Unfortunately, the industry went too far the other way by utilizing heavy-duty epoxy-based products as joint fillers. While these materials provided excellent joint edge protection, they welded the concrete slabs together, preventing movement as the concrete shrank and leading to stress cracking.
How the technology evolved
Today, concrete experts have better materials at their disposal that do a more suitable job of protecting the joint edges without promoting cracking. Warehouses and other industrial centers are open 24 hours per day, and their floors are under incredible pressure, so durable joint fillers with the correct durometer rating are essential to stand up to the constant hard-wheeled traffic in these buildings.
Modern joint fillers have a different job, too, as they’re responsible for allowing wheel loads to transfer from one slab to another and no longer act like a sealant or caulk like the earliest products. These fillers must also maintain the flexibility that prevents the slabs from welding together and cracking.
The design of these modern joint fillers is a little different. These products will tear if the joint movement exceeds their capability, and that’s by design. Rather than damaging the concrete, the filler will separate from it, making an easier repair when the time comes.
Joint filler types
There are a couple of joint filler types to choose from, depending on your project. Both materials have advantages worth discussing as you make your decision.
Modern epoxy control joint fillers differ from earlier products because they’re semi-rigid and provide flexibility. These fillers sit between 80 and 85 on the durometer hardness scale, making them ideal for this purpose.
When mixed correctly, epoxy joint fillers pour smoothly, and you can manually apply them with a bulk gun. You’ll then wait for the material to dry, which typically takes a day, and shave the joints down to make them even with the floor.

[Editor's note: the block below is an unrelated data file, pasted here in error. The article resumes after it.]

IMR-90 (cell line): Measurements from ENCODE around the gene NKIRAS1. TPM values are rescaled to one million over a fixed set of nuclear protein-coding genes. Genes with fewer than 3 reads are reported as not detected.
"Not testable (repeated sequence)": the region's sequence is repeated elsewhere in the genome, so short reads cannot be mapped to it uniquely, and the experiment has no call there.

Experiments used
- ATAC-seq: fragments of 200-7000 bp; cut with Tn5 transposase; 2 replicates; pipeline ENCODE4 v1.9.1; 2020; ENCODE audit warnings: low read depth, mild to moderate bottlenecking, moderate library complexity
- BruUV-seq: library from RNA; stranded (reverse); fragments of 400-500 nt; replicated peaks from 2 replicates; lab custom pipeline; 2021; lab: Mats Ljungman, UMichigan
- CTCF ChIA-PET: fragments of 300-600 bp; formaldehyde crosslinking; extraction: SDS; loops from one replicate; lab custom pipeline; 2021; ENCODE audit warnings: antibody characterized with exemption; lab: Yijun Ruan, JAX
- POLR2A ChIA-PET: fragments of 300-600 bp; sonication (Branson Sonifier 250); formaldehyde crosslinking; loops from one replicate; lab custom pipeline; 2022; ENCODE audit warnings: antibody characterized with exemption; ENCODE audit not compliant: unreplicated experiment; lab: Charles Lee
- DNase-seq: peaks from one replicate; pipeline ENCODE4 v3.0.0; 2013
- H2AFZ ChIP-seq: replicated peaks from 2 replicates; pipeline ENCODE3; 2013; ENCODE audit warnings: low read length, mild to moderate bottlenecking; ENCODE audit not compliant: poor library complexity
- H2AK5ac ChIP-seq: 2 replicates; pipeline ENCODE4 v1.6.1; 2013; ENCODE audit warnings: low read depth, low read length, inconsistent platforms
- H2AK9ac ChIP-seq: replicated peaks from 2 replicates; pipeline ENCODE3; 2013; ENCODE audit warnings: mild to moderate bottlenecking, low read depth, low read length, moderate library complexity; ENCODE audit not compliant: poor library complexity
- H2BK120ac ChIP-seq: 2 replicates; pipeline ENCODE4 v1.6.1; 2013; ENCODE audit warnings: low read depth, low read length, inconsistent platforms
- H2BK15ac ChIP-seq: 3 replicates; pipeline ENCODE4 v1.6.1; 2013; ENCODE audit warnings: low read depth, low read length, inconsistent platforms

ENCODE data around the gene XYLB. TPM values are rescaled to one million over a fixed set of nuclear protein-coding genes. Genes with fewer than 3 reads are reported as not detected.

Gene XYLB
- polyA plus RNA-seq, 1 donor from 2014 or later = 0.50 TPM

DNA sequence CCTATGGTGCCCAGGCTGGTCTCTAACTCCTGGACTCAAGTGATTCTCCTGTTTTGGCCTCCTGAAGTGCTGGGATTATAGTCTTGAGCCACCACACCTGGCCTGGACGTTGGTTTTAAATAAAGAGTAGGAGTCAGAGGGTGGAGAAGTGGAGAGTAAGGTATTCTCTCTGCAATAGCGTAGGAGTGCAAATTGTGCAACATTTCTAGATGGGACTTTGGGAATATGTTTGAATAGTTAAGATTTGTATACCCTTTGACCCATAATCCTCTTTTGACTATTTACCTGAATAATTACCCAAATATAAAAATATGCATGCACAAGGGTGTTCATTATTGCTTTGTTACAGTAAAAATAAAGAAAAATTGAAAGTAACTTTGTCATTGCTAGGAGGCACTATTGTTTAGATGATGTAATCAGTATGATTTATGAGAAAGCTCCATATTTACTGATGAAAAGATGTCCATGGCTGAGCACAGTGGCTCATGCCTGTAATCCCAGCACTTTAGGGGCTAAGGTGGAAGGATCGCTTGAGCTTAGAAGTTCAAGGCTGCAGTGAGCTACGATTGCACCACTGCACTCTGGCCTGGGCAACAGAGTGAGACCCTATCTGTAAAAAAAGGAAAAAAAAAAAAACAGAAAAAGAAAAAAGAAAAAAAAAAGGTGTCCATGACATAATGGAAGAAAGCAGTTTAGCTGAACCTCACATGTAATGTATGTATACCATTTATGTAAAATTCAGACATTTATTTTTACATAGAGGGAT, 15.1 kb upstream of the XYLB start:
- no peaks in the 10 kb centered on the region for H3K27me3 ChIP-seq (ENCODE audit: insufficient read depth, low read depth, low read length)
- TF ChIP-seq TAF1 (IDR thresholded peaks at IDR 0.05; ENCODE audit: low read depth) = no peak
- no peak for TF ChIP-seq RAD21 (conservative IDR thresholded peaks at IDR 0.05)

The other option is polyurea, which also offers an 80–85 durometer, so it’s rigid yet flexible enough to prevent the slabs from welding together and cracking. Polyurea is also more resistant to tearing than epoxy because of its higher elongation.
Another benefit of polyurea is the speed at which it sets, as you can shave it down and open the floors to traffic within about half an hour. This speed makes it ideal in industrial settings where time is always of the essence.
Completing your concrete floor
Understanding how durometer applies to concrete floors will provide clarity if you hear this term on a job site. You should also remember that control joint fillers should be between 80 and 85 on the durometer scale, as this ensures they’re hard enough to withstand the rigors of an industrial setting while retaining the flexibility necessary to allow movement of your slabs to prevent cracking.
Concreate understands the importance of control joint fillers and why the correct durometer hardness is essential to the job. We can assist with your concrete flooring project while ensuring your control joints promote longevity. Contact us or visit thisisconcrete.com for more information on durometer and why it matters to your project.